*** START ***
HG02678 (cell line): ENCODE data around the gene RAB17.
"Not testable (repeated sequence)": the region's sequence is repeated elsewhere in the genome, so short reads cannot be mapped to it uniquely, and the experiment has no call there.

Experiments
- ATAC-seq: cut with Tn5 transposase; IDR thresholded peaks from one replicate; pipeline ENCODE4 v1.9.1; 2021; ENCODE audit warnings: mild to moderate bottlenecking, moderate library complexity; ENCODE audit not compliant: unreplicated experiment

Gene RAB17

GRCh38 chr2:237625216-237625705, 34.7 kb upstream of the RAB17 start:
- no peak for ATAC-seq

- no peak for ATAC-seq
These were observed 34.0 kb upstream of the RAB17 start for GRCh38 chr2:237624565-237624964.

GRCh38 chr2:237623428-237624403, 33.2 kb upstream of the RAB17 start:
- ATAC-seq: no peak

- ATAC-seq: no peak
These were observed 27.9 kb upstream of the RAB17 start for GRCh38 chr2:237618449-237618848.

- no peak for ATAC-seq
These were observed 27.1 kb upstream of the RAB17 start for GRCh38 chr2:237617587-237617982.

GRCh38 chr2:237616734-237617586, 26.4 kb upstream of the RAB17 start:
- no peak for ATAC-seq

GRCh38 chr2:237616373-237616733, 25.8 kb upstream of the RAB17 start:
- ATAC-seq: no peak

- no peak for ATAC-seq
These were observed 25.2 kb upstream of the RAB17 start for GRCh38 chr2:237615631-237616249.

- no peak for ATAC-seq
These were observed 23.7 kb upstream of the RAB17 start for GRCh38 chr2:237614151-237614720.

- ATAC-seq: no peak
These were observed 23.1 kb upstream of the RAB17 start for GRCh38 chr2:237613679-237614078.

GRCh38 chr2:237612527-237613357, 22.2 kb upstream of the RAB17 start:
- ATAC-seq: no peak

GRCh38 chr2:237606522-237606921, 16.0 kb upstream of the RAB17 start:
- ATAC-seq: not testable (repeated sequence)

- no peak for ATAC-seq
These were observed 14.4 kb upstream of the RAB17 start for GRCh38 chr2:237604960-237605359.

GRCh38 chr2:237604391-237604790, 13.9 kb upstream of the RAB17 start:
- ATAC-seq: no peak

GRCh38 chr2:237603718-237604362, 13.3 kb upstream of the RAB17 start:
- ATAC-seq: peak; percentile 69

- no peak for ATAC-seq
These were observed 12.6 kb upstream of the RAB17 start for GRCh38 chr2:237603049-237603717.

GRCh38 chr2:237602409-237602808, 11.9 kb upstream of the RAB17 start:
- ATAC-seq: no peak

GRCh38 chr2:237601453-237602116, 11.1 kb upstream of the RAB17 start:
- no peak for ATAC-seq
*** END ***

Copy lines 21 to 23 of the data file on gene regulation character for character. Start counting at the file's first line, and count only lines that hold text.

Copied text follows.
These were observed 25.2 kb upstream of the RAB17 start for GRCh38 chr2:237615631-237616249.

- no peak for ATAC-seq
These were observed 23.7 kb upstream of the RAB17 start for GRCh38 chr2:237614151-237614720.